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Field Mixers & Recorders Buyer's Guide 2008

Field Mixers & Recorders Buyer's Guide 2008

It's Best in the Field... Sometimes recording in the field is not just your only option, it's your best option. What's it worth for an uninterrupted recording of that bluegrass song, grandma's whispers to the baby or the coach's press conference? They're priceless sounds only a portable recorder or mixer gets in the field.

Sometimes recording in the field is not just your only option, it's your best option.

What's it worth for an uninterrupted recording of that bluegrass song, grandma's whispers to the baby or the coach's press conference? They're priceless sounds only a portable recorder or mixer gets in the field.

Sound Makes Sense

Our Field Mixer and Portable Recorder Buyer's Guide announces the smaller-fitting, larger-storing and better-performing machines of 2008. Price, features and your skills determine your choices, and we hope to entice you to push your limits.

Whether you're new to producing films or a seasoned expert, you'll find that the advantages of pulling a recorder out of your kit or plugging your microphones into an audio mixer rate right up there with those of lights. For less than $200, even the cheapest of these units will help catch once-in-a-lifetime elements and, like lights, will change the look of the screen. Audio on the screen? Absolutely yes: filmmakers know that sound builds on the visual image like fire lights a cave.

Beginner's Fortune

Diving into good audio, after listening only to your camera's on-board mic, is like snorkeling through a coral reef for the first time. Check out a television show with closed eyes and headphones. Now that you see the need for well-selected, separated and well-placed mics, do you see the logical step to a portable mixer and/or recorder?

A field mixer allows you to monitor, adjust, separate or mix two or more microphones. You are taking unique control of a sound that you can use as an off-screen effect, riveting narration or quality music score. Capture an original song to a separate track that's clean and therefore usable anywhere, and you've got an example of how a mixer can save you money. Entry-level mixers like the Rolls MX124 or the Azden FMX-20 ($180-$250) also eliminate hum, wind and proximity noise; send level signals out to your camera or a separate recorder; and provide phantom power to mics that require it. The Rolls handles four channels, the Azden two channels.

It follows that a separate recorder will be another useful addition to your kit. It frees your camera's audio tracks and saves tape/memory space. It's a dedicated cover for interviews, ambiance and those unpredictable sounds your movie needs, such as church bells, fireworks or riveting remarks from that notoriously quiet boat full of fishermen. A field recorder is important when the camera sync is accidentally botched or the camera wasn't rolling.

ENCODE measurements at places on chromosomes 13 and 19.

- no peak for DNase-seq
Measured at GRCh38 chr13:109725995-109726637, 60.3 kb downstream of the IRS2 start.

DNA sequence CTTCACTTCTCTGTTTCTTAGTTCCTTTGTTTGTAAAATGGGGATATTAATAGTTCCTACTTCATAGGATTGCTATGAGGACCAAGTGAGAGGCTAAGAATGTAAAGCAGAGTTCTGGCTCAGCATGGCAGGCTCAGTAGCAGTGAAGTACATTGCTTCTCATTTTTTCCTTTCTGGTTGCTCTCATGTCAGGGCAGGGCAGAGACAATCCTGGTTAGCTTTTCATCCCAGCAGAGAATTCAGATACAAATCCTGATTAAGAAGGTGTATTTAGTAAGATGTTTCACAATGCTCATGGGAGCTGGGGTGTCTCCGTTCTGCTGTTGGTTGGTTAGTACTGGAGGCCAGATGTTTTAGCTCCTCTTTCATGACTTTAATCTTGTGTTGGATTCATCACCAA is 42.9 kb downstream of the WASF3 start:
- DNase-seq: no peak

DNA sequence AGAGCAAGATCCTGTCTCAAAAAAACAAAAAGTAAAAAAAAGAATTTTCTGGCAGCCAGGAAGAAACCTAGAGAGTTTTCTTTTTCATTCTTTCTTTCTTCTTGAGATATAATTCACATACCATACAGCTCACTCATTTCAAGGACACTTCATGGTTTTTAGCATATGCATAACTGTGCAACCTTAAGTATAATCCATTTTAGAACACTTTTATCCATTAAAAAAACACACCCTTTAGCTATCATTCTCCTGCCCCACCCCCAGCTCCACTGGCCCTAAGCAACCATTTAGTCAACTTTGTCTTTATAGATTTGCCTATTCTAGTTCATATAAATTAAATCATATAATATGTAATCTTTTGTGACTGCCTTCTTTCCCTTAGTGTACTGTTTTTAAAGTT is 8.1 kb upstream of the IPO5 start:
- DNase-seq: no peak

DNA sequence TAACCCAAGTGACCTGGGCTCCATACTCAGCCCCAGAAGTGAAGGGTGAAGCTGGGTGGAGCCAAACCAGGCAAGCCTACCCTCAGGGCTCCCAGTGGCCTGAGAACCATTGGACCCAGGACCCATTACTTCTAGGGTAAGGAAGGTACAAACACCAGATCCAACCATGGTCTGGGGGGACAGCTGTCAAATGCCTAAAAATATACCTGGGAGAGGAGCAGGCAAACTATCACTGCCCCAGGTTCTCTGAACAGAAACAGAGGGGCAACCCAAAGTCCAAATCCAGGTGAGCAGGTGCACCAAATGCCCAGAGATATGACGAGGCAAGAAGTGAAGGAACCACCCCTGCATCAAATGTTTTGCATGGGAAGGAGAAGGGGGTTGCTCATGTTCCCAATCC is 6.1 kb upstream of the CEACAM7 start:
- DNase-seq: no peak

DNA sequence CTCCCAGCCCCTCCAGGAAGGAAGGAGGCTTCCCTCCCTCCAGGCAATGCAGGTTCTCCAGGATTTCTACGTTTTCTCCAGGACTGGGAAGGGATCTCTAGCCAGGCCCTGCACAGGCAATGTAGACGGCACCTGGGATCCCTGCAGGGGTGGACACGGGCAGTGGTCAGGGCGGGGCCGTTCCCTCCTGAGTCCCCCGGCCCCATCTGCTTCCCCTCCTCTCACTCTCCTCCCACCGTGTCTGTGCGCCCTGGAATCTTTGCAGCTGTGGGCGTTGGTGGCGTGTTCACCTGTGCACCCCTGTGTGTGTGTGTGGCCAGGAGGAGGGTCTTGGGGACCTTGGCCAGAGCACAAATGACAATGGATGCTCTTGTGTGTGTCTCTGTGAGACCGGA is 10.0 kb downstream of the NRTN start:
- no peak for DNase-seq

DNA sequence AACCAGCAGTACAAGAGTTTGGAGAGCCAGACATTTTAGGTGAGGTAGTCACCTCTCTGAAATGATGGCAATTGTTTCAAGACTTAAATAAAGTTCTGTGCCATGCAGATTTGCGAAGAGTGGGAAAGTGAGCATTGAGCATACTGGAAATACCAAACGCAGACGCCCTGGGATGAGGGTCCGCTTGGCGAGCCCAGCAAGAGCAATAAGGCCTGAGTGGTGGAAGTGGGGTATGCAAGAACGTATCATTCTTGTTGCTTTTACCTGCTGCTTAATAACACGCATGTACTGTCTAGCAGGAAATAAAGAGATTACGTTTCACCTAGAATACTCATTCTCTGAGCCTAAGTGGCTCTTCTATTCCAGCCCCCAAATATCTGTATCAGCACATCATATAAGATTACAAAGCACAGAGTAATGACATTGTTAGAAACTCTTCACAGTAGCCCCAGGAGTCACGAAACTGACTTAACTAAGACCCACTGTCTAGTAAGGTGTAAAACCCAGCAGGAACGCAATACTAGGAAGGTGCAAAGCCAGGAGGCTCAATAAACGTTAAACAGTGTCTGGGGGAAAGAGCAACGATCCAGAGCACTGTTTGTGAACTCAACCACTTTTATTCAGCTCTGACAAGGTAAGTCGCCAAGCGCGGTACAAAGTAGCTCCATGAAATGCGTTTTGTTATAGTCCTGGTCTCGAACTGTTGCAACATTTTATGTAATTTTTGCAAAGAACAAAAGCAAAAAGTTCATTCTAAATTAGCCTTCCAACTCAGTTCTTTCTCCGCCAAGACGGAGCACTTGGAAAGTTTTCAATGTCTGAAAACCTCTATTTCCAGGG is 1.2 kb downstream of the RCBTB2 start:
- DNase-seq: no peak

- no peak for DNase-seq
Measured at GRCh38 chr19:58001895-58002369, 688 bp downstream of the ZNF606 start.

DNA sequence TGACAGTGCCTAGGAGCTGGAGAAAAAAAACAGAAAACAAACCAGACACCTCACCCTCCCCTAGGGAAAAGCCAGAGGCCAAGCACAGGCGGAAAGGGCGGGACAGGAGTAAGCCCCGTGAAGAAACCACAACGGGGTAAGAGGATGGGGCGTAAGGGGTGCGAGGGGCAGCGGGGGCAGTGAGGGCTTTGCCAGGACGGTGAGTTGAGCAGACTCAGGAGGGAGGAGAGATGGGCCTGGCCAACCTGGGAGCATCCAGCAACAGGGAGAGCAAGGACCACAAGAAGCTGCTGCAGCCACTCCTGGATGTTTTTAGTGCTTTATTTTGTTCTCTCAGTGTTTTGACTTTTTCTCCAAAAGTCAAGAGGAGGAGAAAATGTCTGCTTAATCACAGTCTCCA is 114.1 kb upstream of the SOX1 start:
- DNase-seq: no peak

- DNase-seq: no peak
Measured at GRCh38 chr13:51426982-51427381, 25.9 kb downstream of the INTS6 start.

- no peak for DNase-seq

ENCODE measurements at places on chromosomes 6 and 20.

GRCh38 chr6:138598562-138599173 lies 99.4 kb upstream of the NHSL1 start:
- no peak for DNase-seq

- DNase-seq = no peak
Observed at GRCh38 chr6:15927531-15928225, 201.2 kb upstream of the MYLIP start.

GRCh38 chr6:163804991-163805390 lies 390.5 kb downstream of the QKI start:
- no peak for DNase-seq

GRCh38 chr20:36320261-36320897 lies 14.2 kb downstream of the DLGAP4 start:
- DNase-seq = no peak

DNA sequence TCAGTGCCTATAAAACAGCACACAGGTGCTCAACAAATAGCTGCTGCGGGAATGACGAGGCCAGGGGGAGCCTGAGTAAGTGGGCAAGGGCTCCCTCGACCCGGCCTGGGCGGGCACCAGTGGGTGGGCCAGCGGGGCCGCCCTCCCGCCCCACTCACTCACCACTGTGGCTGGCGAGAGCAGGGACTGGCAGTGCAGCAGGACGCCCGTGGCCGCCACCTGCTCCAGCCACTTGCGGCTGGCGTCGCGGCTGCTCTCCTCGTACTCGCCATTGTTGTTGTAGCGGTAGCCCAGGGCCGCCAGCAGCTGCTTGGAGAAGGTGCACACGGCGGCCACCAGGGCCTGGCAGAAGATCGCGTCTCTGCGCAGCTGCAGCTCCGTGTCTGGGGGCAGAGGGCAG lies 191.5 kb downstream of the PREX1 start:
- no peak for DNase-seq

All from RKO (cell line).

Lightweight, compact new recorders like the Samson Zoom H2 and the Edirol R-09 ($199-$349) record in stereo and have on-board mics, as well as line and external mic interfaces. They'll record hours of high-quality 16-bit/44.1kHz WAV files to SD memory cards, which you can send via USB to your computer. These inexpensive units provide adequate sound, are simple to use and quick to teach to a nervous groom or the wild kid on the skateboard. What a sound effect!

Invest In Your Ears

For a few hundred dollars more, the higher-priced equipment gives you more than just better audio. Your true incentive will be tweaking your own hearing and bringing that knowledge to your finished product. Don't expect your audience to point out exactly why your movie works so well, since viewers don't always notice great sound. But serious hobbyists and professionals know that using the machines that virtually teach the student delivers a reward all its own.

Mid-priced mixers (under $500) such as the Azden FMX-32 and PSC DV Promix 3 provide variations to their lower-dollar counterparts, from an extra mic input, bright LED meters and dedicated mic-level output jacks. However, the greatest benefit is their improved preamps: the "noise floor" you hear when you jack up the mic is reduced if a good mixer processes the signal. Ultimately, units like the Wendt X3 and the Shure FP-33 ($1,185-$1,274) provide better everything: pre-amps, compressor/limiter circuitry to compensate for location conditions, level meters that can be set in advance and much more.

Recorders in the mid-range ($400-$700), such as the Fostex FR-2LE and the Marantz PMD-670, conveniently run on AA batteries and allow compressed and uncompressed recording.

Upper-end machines like the Tascam HD-P2 ($1,000 and above) generate time code and stamp it directly onto the WAV or MP3 files. The Sound Devices 702 boasts next-generation preamplifiers designed for high-band, high-bit digital recording. These are the fully-digital solid-state machines that use FireWire for high-speed transfers, record in multiple formats and astonish people who used to thread 1/4-inch tape into recorders weighing 15 pounds. The Sound Devices 702 weighs just 2 pounds!

Listen to It Happen

Back indoors, middle of the night, you snug on headphones and listen. You've brought in the pieces that'll surprise you with the mysteries of sound. This is when you realize the potential of multiple recordings, layering and pulling your tracks apart. Get that portable recorder set up or plug in a new mixer, and watch how sound lights up your screen.

Jeanne Rawlings is an Emmy Award-winning sound recordist and documentary producer. Her clients have included the National Geographic Society, ABC and Discovery Channel.

Manufacturer's list

To download a PDF of Manufacturer's list, CLICK HERE.

Tags:  November 2008
Heath
McKnight
Sat, 11/01/2008 - 12:00am